Coal|Copper|Diamonds|Iron Ore|Mining|Platinum|PROJECT
Coal|Copper|Diamonds|Iron Ore|Mining|Platinum|PROJECT

Clock runs down on BHP’s $43bn bid for Anglo American

Anglo CEO Duncan Wanblad and BHP CEO Mike Henry

Anglo CEO Duncan Wanblad and BHP CEO Mike Henry

22nd May 2024

By: Bloomberg


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BHP Group has just hours to launch a blockbuster bid to buy smaller mining rival Anglo American — or put its audacious takeover plan on the shelf.

The proposal by the world’s biggest miner to spin off two units and then buy the remainder of Anglo would create a global copper behemoth, heralding the industry’s return to mega—deals after more than a decade. Anglo has already rejected two non-binding offers from BHP — the last worth $43-billion — and unveiled its own plans for a radical restructuring.

Under UK takeover rules, BHP now faces a deadline of 5 p.m. London time on Wednesday to announce a firm intention to make an offer. If CEO Mike Henry instead decides against, he will have to stay away for at least six months.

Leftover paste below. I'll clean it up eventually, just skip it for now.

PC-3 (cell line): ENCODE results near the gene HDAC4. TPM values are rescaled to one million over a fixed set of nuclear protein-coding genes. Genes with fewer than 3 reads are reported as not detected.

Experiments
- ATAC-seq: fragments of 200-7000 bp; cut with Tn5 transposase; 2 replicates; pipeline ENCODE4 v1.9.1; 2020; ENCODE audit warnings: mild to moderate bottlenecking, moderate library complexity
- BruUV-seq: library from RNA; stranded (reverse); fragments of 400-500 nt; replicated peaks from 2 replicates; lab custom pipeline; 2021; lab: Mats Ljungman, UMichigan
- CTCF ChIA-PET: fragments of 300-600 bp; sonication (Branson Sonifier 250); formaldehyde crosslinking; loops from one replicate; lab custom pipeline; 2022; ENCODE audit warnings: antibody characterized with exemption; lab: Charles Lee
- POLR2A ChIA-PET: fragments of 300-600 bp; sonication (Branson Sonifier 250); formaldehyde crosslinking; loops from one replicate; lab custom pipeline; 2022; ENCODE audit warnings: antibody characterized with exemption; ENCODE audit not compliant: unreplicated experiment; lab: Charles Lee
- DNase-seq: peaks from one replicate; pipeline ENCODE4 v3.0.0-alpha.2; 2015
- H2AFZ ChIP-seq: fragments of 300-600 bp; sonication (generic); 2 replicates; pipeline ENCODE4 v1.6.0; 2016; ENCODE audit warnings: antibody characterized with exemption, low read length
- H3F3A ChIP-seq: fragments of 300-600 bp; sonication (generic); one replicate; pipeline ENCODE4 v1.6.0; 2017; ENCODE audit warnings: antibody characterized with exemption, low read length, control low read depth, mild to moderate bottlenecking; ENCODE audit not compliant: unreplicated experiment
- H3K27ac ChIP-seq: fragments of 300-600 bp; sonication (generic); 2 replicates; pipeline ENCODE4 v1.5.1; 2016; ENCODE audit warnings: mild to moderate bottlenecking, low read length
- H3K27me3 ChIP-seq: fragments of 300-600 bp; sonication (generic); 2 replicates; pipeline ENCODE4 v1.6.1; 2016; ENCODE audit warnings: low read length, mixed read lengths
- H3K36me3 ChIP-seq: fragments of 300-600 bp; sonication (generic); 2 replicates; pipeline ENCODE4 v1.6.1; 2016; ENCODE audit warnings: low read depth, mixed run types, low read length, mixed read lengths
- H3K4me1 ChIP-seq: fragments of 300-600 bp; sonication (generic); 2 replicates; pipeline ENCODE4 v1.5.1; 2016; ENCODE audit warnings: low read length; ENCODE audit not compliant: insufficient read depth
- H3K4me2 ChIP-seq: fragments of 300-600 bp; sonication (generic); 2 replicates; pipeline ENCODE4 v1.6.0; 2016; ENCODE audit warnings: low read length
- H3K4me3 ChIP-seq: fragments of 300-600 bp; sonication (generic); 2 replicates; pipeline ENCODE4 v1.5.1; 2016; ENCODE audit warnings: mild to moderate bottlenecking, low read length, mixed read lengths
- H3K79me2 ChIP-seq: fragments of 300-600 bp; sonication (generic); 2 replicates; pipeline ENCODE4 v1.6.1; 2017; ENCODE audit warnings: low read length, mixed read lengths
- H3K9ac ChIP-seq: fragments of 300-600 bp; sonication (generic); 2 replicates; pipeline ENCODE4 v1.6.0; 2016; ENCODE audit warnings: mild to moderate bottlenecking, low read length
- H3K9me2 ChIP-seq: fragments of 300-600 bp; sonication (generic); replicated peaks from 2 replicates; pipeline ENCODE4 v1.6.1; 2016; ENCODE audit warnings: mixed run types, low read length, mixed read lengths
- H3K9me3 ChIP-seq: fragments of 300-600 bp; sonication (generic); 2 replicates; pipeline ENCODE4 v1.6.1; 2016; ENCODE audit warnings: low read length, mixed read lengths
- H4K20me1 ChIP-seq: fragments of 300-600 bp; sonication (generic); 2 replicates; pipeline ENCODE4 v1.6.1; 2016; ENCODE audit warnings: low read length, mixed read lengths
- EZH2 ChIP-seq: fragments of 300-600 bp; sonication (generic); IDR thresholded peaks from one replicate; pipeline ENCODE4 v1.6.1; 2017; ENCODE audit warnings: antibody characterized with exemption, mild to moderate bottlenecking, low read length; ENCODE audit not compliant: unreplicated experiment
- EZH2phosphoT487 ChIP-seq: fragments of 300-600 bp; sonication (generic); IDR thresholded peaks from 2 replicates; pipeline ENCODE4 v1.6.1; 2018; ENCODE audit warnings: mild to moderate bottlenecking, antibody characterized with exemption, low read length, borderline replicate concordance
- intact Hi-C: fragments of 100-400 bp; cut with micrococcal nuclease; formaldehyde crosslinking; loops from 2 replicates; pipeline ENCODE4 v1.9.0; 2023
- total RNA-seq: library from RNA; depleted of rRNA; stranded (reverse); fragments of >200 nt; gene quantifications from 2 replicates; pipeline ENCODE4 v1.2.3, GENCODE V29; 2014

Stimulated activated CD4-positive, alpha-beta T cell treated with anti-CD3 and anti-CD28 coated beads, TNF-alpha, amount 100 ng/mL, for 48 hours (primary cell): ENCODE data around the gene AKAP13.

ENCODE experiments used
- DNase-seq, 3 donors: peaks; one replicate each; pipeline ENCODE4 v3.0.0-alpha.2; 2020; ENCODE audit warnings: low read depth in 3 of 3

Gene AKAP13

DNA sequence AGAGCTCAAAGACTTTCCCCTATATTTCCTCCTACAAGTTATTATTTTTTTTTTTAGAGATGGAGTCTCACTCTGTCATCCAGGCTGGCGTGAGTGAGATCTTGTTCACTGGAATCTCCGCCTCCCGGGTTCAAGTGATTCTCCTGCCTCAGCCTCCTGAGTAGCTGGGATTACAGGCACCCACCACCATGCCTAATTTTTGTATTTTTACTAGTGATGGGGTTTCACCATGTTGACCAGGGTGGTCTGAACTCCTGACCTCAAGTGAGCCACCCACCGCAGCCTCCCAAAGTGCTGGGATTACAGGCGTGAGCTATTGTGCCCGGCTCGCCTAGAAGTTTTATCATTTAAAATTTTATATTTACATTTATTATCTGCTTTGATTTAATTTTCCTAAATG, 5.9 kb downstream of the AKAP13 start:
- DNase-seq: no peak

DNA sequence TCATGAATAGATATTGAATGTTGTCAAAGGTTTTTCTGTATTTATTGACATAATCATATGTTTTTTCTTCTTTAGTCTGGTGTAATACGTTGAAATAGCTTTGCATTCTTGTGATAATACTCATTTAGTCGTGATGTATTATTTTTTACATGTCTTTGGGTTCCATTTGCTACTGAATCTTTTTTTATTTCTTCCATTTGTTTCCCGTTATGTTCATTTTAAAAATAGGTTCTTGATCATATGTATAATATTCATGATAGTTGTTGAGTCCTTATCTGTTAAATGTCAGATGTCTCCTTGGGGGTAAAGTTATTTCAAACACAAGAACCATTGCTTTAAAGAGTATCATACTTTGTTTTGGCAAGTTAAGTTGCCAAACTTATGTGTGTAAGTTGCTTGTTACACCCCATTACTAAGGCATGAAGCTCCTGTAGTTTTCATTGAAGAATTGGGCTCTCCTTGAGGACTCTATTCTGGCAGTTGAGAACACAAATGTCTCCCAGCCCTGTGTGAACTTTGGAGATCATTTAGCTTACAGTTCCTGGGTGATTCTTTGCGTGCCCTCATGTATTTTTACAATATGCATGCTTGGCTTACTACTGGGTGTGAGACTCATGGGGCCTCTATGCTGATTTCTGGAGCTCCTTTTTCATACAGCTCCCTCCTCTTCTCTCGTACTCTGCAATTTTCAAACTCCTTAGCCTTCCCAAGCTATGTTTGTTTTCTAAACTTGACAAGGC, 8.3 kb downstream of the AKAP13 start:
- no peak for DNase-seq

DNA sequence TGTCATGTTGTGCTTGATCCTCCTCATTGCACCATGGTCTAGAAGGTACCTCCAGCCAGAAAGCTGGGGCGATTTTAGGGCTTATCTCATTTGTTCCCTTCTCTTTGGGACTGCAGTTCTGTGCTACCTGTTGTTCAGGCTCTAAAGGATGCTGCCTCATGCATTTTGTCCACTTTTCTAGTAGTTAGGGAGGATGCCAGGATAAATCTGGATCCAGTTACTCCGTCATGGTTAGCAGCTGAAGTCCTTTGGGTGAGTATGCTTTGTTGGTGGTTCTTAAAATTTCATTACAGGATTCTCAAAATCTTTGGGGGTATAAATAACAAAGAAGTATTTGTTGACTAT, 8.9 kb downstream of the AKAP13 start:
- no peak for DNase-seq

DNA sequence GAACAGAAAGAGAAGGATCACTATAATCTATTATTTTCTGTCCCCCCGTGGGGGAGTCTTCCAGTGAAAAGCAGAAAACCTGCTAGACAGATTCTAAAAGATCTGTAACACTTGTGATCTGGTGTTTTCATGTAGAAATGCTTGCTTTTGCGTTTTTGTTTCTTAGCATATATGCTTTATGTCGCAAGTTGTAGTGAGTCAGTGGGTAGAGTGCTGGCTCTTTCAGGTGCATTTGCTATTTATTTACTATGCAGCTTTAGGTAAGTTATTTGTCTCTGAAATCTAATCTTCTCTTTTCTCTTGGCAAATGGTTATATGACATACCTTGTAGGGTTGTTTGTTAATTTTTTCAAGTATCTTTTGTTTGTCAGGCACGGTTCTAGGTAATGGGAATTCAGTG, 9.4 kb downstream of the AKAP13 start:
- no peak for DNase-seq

The catch is that Anglo’s CEO Duncan Wanblad has so far refused talks with BHP, criticising a plan the target company feels is too complex and undervalues its stock.

BHP’s discussions over the past days have focused on whether it can table an offer attractive enough to get Anglo’s shareholders to push the company toward talks, people familiar with the matter said at the weekend. Ditching the proposal remained a strong possibility, the people said, with BHP wary of bidding against itself in a vacuum.

At current prices, the latest informal approach from BHP values Anglo at roughly £29.49 a share. Yet Anglo’s stock closed on Tuesday at £26.87 in London — suggesting investors remain skeptical that the current deal will reach the finish line.

Henry has made no secret of BHP’s desire to expand in copper, and Anglo’s copper mines have long been viewed as prize assets in a sprawling portfolio. The metal’s rally in recent weeks to a record has lent a dramatic backdrop to the public tussle between the two mining giants.

BHP wants Anglo to first spin off its South African platinum and iron ore businesses before proceeding with a takeover. Under Anglo’s alternative plan, the firm would focus on copper and iron ore by exiting platinum, diamonds and coal, and slowing a fertilizer project.

The Sydney-listed shares of BHP have risen for six consecutive sessions, and were trading up 0.5% on Wednesday as of 1:37 p.m. local time to A$46.285.

Edited by Bloomberg



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